By S. Binodkumar Singh*
According to the United Nations Assistance Mission in Afghanistan (UNAMA) Mid Year Report released on July 15, 2018, the number of civilians killed in Afghanistan hit a record high in the first half of 2018. 1,692 civilians were killed during the first six months of 2018 – the most recorded in the same time period in any year over the last decade since the agency began documenting civilian casualties in 2009. There were 1,672 civilian deaths in 2017, 1644 in 2016 and 1615 in 2015 in the same time period.
Afghanistan’s ‘ugly war’ took its toll in civilian lives in July as well. On July 1, 2018, 19 people were killed and 20 were wounded in a suicide bombing in Jalalabad city, the capital of Nangarhar Province. On July 11, 2018, 10 people were killed as terrorists stormed the Education Department Office in Jalalabad city and opened fire. On July 15, 2018, seven people were killed and 15 sustained injuries in a suicide attack close to the Ministry of Rural Rehabilitation and Development in the west of Kabul city. On July 22, 2018, 14 people were killed and 60 were wounded in an explosion outside the gate of the Hamid Karzai International Airport in Kabul city. According to partial data compiled by the South Asia Terrorism Portal (SATP), 78 civilians have been already killed across the country in July (data till July 29, 2018).
The Taliban remains a resurgent force. According to the 39th Quarterly Report of Special Inspector General for Afghanistan Reconstruction (SIGAR) released on April 30, 2018, since SIGAR began receiving population-control data in August 2016, Afghan Government control has decreased by roughly four percentage points, and the overall trend for the insurgency is rising control over the population (from 9% in August 2016 to 12% in January 2018). Another disturbing fact was the Afghanistan Living Conditions Survey 2016-17 released on May 6, 2018, by the Central Statistics Organization (CSO) in financial cooperation with the European Union, the World Food Program and the World Bank, showed that the extreme poverty line in Afghanistan has gone 21 percent up compared to what the parity had been a decade ago. At the national level, these headcount rates increased from 33.7 percent in 2007-08 to 38.3 percent in 2011-12, followed by a sharp rise to 54.5 percent in 2016-17.
Despite this escalation, in his address to the North Atlantic Treaty Organization (NATO) heads of state summit in Brussels, Belgium, on Jul 12, 2018, President Mohammad Ashraf Ghani asserted that US President Donald Trump’s 2017 South-Asia Strategy had been a game changer, creating a window of opportunity for the Afghans to own their problems, fashion solutions tailored to context and to design outcome-based reform. Further, on July 27, 2018, asserting that peace would come to Afghanistan, President Ghani stated, “For the first time in 40 years, we realized the importance of peace during the ceasefire between Government and Taliban. You saw that Afghans accepted each other. The ceasefire was an experience, it also contained risks, but it proved that this great nation is a great nation under Allah’s will.” On June 7, 2018, as part of his good-will gesture for peace, President Ghani had announced an unconditional ceasefire with the Taliban, coinciding with the end of Ramzan, the Muslim month of fasting, on Eid. On June 9, 2018, the Taliban responded, issuing a statement declaring it had ordered its fighters not to clash with Afghan security forces for three days.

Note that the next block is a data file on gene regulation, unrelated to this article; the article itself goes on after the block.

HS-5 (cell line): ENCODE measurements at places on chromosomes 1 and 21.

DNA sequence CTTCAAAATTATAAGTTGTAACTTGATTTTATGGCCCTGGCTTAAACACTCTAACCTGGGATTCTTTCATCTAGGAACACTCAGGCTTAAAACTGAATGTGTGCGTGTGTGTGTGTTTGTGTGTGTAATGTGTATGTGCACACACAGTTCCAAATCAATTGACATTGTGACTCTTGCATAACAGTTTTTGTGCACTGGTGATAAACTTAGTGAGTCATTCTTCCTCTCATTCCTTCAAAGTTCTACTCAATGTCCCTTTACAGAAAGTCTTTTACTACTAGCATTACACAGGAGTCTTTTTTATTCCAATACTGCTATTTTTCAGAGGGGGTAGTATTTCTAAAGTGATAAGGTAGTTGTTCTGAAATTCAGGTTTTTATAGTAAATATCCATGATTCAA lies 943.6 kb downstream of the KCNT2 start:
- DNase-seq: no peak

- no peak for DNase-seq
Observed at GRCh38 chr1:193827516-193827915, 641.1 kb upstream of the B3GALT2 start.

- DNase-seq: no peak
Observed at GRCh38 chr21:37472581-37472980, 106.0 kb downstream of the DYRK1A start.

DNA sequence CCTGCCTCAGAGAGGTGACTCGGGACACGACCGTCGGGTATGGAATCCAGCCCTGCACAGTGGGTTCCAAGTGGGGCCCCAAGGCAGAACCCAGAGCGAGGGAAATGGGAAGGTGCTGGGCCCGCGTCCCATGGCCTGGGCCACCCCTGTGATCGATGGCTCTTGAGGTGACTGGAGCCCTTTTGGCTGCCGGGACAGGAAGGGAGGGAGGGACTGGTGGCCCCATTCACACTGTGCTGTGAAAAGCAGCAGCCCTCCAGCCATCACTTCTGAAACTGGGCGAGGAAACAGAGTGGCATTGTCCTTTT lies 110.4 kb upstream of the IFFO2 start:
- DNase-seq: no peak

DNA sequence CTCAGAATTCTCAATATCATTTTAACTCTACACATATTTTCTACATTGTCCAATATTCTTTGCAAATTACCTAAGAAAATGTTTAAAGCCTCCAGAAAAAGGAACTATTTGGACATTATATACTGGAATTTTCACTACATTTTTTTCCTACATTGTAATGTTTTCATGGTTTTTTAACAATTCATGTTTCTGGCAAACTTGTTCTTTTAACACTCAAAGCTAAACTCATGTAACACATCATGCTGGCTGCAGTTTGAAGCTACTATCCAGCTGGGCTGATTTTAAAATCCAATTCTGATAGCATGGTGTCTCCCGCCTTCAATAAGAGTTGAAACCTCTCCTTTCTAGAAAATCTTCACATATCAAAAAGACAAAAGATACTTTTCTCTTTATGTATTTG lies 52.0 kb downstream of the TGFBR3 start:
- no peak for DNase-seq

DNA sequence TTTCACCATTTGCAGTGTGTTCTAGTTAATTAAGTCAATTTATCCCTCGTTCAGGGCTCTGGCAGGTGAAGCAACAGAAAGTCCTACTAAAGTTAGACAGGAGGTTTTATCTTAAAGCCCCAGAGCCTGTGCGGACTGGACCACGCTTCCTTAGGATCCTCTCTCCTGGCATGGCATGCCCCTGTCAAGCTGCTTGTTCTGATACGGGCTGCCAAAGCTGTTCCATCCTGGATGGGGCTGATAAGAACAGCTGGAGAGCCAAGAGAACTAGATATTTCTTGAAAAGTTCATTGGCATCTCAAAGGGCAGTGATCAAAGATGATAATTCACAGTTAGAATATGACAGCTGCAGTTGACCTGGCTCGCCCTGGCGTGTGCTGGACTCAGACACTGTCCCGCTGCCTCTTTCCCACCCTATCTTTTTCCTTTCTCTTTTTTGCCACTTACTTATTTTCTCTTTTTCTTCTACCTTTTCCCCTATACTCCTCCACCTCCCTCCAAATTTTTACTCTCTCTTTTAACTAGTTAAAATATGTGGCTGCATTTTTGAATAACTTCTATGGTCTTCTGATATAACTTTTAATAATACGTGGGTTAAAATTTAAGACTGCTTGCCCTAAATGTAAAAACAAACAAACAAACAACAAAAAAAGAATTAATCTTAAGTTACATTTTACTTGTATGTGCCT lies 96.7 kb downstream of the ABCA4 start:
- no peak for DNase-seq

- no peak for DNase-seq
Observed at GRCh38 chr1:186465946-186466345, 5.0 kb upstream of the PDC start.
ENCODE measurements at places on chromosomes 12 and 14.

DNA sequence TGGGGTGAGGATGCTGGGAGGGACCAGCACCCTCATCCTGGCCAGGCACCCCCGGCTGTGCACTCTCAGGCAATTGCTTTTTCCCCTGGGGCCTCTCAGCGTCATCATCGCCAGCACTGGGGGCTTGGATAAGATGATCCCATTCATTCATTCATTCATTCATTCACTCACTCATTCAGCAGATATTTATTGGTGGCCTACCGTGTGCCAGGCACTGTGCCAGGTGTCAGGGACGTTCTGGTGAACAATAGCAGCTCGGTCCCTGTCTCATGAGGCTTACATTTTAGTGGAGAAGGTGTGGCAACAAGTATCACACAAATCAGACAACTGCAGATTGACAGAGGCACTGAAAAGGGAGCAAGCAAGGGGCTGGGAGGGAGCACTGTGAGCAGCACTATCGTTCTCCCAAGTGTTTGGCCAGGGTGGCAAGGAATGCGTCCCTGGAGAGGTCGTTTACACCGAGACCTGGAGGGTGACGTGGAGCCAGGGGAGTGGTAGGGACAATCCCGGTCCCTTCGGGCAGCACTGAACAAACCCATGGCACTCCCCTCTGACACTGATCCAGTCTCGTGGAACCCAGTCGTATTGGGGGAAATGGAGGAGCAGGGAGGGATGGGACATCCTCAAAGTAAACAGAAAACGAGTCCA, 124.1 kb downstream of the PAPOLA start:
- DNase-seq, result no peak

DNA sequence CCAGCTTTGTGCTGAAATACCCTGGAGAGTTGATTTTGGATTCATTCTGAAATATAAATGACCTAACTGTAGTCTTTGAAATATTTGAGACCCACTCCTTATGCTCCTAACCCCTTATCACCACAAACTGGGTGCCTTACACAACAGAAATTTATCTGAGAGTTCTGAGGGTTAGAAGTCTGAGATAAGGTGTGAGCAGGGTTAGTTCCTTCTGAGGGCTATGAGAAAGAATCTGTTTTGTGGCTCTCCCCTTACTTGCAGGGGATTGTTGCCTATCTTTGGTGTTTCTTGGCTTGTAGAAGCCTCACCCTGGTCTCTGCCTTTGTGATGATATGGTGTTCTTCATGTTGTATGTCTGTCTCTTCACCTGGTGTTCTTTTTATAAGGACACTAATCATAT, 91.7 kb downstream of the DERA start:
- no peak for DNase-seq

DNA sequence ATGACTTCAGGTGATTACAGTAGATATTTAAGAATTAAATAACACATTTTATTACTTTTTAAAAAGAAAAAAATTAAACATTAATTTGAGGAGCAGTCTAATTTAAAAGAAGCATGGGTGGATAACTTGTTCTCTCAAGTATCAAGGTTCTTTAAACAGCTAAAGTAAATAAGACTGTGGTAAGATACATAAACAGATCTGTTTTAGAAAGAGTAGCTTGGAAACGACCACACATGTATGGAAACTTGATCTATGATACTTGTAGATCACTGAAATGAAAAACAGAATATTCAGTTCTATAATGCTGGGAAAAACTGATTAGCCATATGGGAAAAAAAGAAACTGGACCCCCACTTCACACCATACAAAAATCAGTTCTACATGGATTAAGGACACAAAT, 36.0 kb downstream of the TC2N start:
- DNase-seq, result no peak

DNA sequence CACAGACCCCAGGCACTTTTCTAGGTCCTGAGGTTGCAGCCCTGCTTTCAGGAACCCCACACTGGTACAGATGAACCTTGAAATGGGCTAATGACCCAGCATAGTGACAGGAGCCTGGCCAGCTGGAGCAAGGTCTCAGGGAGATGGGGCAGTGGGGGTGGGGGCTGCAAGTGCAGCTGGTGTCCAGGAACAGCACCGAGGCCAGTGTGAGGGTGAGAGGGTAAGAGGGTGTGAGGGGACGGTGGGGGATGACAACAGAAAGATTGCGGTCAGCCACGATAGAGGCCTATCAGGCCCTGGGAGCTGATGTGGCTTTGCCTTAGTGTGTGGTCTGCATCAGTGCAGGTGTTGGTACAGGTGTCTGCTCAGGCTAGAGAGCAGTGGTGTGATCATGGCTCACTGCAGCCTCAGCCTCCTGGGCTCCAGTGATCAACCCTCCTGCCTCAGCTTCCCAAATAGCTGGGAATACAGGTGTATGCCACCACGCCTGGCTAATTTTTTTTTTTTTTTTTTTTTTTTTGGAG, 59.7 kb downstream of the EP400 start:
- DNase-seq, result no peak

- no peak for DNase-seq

As the Taliban ended this unprecedented ceasefire and resumed attacks in parts of the country, the People’s Peace Movement gathered in front of the US Embassy in Kabul on June 27, 2018, where, they chanted slogans in support of peace and national reconciliation. After they ended their 10-day sit-in protest outside the US embassy in Kabul, on July 6, 2018, the peace activists headed to the Russian embassy, where they were assured of support to the peace process. On July 12, 2018, the peace activists moved on to the Pakistani embassy, but no Pakistani officials met with them. On July 25, 2018, the peace activists handed over a bloodstained letter to the United Nations (UN) office in Kabul calling for an end to the war and accusing Pakistan of supporting the war. Further, on July 26, 2018, the peace activists moved their sit in protest to the Iranian embassy in Kabul and called on the people of Iran to put pressure on their Government to help Afghanistan in achieving peace. After submitting a letter to the Iran embassy on July 27, 2018, the peace activists took their sit-in protest to the UK embassy. Initially, eight peace activists had launched a sit-in protest in Lashkargah city, after a suicide bombing outside a stadium. They reached the capital Kabul on June 18, 2018, traveling about 700 kilometers over nearly 40 days. As they progressed, their numbers grew to an estimated 100.
Separately, as there has been no indication that violence would diminish, the Government of Saudi Arabia and the Organization of Islamic Cooperation (OIC) jointly organized a two-day event entitled ‘International Conference of Muslim Scholars on Peace and Stability in Afghanistan’, commencing July 10, 2018. A 35-member delegation of Ulema (religious scholars) from Afghanistan, led by the head of the Ulema Council, Mawlawi Qayamuddin Kashaf, 200 representatives from 57 countries and 108 Ulema members from 32 countries attended the Conference. The head of the OIC Yousef bin Ahmad Al-Othaimeen stated, “The military operation is not the way out of war in Afghanistan. OIC is ready to cooperate with Afghanistan to reach to peace.”